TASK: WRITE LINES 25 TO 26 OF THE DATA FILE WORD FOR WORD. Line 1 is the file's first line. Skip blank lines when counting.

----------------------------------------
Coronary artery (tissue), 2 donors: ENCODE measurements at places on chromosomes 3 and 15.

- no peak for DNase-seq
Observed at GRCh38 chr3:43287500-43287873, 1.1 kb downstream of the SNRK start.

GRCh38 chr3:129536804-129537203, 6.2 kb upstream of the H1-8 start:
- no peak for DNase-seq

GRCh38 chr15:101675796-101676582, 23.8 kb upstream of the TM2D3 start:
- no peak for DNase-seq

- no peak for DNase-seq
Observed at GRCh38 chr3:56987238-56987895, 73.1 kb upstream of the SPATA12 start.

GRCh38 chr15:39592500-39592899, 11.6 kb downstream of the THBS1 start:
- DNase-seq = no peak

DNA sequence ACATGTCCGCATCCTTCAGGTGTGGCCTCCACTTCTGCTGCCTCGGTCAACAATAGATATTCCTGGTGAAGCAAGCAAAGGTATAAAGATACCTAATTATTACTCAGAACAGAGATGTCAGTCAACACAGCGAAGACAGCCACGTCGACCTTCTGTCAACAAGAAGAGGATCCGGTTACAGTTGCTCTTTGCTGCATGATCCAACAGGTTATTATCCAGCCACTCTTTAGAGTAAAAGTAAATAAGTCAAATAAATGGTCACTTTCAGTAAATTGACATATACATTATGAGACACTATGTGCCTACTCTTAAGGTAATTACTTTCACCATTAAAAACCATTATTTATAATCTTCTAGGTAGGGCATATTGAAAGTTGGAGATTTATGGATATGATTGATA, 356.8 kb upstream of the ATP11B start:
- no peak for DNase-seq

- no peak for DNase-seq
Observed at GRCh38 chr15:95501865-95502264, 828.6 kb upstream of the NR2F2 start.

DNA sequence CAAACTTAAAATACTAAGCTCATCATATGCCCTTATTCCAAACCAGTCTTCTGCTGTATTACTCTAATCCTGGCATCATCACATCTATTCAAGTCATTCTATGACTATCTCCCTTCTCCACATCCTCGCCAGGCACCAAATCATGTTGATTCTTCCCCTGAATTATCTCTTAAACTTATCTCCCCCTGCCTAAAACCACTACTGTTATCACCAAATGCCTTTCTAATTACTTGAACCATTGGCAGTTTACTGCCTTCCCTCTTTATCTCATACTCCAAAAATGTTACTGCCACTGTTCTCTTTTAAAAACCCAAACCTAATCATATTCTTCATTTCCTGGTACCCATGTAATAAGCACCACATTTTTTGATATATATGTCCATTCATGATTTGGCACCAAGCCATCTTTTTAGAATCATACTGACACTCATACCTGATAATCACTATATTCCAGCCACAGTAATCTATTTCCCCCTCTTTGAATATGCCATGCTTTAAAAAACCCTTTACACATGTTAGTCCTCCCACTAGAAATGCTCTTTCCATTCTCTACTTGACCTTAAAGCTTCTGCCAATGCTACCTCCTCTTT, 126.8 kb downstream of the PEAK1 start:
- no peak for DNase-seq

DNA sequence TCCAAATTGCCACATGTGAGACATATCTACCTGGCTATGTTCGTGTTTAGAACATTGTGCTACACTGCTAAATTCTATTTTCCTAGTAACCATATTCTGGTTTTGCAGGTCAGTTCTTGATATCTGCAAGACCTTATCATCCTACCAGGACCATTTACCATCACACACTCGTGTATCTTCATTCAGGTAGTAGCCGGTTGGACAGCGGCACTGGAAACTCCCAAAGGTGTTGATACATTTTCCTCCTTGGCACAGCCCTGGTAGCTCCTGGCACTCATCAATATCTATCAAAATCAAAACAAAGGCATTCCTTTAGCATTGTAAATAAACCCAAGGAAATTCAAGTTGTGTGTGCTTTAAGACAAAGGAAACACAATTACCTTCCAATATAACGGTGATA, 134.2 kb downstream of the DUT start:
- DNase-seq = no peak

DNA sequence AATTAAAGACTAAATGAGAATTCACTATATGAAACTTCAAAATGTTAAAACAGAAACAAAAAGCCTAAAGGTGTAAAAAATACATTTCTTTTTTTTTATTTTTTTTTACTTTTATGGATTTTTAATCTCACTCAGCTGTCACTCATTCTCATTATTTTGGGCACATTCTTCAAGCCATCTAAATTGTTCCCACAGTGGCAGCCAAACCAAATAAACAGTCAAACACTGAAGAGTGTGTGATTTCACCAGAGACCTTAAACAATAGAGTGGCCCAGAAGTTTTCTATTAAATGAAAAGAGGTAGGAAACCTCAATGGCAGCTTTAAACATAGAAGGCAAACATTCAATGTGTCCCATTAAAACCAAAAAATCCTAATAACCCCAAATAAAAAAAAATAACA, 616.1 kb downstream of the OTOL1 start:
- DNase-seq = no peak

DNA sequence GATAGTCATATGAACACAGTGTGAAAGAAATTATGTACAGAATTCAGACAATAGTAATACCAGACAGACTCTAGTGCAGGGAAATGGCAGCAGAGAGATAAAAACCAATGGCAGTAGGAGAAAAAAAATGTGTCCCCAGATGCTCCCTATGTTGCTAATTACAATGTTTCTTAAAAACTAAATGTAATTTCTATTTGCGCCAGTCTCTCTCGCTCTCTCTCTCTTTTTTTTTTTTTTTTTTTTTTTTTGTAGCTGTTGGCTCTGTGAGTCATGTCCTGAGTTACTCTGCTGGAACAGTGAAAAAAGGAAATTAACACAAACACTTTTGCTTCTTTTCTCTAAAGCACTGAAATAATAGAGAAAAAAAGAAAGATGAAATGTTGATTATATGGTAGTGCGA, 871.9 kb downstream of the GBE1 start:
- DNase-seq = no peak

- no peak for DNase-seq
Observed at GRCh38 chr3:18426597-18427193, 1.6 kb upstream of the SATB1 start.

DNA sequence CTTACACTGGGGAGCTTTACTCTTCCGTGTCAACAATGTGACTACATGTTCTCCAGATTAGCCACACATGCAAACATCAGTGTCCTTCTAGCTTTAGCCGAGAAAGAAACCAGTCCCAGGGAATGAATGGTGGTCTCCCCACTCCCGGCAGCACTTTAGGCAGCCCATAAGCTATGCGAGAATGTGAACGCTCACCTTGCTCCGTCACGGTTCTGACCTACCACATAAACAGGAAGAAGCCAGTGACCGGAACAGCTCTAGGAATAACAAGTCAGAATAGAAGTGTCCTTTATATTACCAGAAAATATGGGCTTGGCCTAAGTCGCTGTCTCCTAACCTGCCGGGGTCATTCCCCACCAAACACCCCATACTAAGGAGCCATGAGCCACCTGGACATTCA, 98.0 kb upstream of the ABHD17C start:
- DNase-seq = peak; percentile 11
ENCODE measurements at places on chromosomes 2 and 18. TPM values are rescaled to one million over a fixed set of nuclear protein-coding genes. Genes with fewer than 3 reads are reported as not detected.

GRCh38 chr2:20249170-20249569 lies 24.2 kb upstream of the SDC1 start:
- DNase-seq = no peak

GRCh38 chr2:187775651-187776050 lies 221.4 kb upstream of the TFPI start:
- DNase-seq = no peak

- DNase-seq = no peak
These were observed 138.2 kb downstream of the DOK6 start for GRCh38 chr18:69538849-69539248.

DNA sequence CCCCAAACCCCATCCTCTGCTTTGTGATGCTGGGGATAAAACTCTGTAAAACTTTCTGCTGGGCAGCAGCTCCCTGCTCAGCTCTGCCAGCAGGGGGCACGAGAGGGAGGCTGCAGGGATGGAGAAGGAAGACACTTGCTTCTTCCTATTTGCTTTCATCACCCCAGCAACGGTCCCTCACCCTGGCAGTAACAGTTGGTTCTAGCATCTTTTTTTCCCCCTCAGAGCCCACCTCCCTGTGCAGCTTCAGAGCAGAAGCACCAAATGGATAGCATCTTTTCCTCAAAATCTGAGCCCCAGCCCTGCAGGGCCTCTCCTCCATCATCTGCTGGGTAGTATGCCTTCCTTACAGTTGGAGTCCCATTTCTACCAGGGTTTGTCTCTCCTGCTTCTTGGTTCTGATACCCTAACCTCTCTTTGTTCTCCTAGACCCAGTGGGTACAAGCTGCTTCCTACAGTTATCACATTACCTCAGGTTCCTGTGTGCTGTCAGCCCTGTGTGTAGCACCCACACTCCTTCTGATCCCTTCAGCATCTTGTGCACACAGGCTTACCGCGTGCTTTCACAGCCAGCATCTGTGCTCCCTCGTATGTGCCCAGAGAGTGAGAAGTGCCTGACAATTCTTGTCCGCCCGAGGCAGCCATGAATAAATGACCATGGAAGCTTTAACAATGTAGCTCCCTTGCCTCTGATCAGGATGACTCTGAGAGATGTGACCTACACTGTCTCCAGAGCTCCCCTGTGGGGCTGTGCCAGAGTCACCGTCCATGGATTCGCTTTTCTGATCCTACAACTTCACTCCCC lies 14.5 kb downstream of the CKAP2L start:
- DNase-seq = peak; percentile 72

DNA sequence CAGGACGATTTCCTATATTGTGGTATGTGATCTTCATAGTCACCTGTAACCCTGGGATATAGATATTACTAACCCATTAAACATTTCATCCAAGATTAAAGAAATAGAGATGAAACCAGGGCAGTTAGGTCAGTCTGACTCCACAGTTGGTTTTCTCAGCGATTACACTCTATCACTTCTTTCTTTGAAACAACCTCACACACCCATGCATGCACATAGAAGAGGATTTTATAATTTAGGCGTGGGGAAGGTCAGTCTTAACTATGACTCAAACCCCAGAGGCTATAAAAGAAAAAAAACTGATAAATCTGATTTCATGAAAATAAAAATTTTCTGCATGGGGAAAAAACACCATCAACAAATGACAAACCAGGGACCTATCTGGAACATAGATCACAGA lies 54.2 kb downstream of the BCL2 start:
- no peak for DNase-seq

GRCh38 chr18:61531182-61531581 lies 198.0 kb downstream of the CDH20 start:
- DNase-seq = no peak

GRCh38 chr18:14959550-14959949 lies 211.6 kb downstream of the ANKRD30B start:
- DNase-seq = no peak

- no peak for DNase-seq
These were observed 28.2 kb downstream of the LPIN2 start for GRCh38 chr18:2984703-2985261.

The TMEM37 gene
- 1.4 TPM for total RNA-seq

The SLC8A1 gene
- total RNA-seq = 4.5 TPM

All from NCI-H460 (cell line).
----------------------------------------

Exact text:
Observed at GRCh38 chr3:18426597-18427193, 1.6 kb upstream of the SATB1 start.

DNA sequence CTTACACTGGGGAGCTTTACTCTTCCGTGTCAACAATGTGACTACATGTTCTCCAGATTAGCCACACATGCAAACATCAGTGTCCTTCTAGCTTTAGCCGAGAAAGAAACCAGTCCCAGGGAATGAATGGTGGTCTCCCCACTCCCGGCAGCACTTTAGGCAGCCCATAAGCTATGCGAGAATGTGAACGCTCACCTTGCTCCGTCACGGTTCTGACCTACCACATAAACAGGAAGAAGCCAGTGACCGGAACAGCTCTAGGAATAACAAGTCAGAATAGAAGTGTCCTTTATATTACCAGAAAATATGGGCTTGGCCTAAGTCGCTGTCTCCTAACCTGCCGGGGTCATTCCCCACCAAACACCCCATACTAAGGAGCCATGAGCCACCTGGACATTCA, 98.0 kb upstream of the ABHD17C start: